I'd love to see your drawings and comics, if you want to tweet photos of them on the #SummerReadingChallenge hash tag. Don't forget that the Medusa Malarky comic competition is still going on! You can download your comic Story Starter here.



Oh dear, yesterday someone in Seattle set their house on fire trying to kill a spider with a blowtorch. Do NOT try this at home! Spiders are tricksy. ...Oo, and there's another possible story starter.
jabberworks July 15 2014, 22:44

summer reading challenge + a royal reading adventure

SELFIE WITH CAMILLA! ^____^


Photo by Sarah Reeve

Yesterday the Summer Reading Challenge team took me and the Medusa fascinator to Exeter Library to talk and draw with children from St Leonard’s Primary School ...and the Duchess of Cornwall! (Camilla is no stranger to the Medusa hat; you can see hers on a Royal Hats blog here.) I talked with the kids about the Mythical Maze characters I'd drawn, then they helped me draw a four-panel comic about an yeti-Medusa adventure, showing them how easy it is to make a story. And we all drew Medusa. (One kid had something like 46 snakes on his Medusa - it looked like an explosion!)



I talked a bit about how we are still creating myths and legends; no one can second-guess which will be the stories remembered for thousands of years, but we can try our creative best and who knows, perhaps people will still remember our characters for generations to come. I introduced them to my Oliver and the Seawigs co-author Philip Reeve and we pointed out the little Sea Monkey on the poster, saying it was our contribution this year to myth making.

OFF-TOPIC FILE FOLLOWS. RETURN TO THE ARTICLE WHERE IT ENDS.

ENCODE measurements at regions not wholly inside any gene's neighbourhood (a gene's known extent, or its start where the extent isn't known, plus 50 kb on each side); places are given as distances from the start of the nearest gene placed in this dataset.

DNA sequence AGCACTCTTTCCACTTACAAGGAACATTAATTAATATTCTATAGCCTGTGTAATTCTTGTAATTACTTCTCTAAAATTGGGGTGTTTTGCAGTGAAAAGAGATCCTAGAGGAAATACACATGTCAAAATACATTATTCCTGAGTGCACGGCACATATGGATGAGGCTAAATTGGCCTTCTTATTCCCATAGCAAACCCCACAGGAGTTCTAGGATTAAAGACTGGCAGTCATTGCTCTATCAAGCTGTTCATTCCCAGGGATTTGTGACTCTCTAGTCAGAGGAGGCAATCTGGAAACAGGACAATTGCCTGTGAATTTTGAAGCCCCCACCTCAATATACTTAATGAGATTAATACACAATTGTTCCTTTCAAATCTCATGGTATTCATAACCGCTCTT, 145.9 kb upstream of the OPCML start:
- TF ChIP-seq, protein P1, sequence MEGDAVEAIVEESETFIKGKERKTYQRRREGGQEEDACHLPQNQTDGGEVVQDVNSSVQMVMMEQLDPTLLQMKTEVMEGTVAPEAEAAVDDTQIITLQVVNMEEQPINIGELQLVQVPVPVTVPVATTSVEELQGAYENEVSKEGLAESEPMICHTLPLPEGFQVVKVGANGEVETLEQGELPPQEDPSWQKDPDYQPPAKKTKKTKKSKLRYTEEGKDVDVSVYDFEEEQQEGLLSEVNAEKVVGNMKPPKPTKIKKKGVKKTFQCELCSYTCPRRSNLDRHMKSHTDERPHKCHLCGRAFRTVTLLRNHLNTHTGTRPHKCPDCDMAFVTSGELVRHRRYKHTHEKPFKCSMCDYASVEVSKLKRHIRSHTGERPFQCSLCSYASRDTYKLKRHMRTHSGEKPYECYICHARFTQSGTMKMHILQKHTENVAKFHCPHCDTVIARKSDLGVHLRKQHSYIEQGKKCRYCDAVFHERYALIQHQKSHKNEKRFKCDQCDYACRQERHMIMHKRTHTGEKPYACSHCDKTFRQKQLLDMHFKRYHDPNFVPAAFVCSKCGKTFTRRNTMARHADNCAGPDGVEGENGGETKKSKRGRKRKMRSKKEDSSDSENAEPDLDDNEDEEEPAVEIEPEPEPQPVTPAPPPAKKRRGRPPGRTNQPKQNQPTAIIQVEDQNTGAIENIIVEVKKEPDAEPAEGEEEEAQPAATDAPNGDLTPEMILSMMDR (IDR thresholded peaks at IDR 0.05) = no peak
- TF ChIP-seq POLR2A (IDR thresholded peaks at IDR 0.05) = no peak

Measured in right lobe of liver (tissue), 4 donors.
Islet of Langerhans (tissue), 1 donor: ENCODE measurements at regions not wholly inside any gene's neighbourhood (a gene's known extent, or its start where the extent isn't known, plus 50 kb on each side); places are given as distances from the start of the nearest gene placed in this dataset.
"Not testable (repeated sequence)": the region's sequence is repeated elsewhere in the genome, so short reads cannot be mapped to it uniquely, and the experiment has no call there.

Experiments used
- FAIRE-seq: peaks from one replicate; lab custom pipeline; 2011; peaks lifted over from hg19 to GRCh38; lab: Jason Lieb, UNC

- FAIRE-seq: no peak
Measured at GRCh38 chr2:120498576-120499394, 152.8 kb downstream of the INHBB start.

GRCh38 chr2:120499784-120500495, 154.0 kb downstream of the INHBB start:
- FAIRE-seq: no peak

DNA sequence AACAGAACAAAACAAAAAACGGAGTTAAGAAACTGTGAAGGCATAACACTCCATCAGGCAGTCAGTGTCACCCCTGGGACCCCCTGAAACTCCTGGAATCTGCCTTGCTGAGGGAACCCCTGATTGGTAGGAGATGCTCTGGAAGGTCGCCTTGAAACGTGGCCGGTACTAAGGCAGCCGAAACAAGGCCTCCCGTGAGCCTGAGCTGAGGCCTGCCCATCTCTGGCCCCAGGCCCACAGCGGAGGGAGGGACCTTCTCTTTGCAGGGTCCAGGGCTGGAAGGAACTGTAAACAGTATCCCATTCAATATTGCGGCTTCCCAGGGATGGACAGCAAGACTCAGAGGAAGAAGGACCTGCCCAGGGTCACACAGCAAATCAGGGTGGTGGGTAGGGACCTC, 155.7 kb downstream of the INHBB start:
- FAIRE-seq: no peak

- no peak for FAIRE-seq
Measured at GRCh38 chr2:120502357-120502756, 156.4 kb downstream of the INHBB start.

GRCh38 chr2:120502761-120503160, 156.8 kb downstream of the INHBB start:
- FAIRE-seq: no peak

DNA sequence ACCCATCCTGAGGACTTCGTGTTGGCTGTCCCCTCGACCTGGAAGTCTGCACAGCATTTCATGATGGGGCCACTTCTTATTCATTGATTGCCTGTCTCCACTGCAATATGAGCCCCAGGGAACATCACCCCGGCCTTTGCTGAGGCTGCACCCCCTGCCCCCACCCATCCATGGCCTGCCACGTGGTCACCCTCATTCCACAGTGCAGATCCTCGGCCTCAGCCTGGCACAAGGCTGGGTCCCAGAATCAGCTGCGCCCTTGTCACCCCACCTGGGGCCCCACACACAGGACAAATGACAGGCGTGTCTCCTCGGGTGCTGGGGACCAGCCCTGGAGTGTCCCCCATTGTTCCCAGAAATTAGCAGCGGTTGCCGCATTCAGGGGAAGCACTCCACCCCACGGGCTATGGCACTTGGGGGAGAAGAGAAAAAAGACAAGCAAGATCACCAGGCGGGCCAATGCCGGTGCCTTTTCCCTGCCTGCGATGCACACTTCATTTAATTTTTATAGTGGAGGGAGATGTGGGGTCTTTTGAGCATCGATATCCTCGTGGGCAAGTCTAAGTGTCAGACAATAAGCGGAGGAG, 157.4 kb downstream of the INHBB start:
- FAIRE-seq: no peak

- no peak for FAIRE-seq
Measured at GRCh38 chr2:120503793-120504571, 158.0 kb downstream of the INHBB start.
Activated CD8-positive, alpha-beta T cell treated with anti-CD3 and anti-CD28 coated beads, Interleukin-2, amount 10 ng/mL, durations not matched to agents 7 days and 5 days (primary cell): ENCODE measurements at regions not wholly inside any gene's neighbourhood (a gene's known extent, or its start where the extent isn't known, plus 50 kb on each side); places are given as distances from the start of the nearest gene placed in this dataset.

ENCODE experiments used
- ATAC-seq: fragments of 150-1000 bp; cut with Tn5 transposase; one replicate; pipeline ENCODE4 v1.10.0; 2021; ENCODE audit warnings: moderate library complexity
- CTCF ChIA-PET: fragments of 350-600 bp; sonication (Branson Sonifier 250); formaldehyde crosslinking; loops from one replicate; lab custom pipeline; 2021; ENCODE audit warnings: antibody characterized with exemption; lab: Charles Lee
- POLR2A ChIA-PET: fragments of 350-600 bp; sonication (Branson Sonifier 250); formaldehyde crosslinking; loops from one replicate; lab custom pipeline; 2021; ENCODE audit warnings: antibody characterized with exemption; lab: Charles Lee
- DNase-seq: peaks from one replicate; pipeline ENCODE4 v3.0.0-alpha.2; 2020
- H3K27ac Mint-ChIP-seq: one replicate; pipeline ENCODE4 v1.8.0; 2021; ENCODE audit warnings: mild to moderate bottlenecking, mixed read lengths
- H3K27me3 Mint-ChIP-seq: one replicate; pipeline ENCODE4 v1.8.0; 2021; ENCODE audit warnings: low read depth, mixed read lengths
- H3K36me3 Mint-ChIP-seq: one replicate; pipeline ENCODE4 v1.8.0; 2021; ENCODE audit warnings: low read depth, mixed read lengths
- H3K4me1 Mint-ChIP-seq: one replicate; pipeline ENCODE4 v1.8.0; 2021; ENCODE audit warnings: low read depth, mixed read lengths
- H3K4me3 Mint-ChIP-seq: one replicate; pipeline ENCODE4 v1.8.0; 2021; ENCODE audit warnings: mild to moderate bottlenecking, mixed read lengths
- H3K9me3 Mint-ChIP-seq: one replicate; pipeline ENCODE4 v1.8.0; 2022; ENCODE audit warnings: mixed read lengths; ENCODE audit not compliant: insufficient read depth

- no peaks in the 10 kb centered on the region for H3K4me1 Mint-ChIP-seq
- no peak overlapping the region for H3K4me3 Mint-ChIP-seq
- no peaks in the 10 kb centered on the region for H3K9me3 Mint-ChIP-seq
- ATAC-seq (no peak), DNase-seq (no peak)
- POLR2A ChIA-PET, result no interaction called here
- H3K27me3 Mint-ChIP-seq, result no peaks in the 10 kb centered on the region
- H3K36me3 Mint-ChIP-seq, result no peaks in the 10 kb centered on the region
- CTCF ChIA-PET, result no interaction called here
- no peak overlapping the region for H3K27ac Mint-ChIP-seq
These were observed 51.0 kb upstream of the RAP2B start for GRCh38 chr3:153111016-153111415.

I invited Camilla to come help me draw a Sea Monkey, and she was such a good sport about it! I liked her monkey, it's quite ferocious! I asked her if she wanted to draw it smiling or roaring, and she said, 'ROARING!'.






From The British Monarchy channel

And we all sang the Sea Monkey song! Camilla said she wouldn't be able to get the chorus our of her head, and I apologised. (It does have an annoying catchiness to it.) The Duchess has a real heart for children and getting kids reading, and we were super-chuffed she could come along.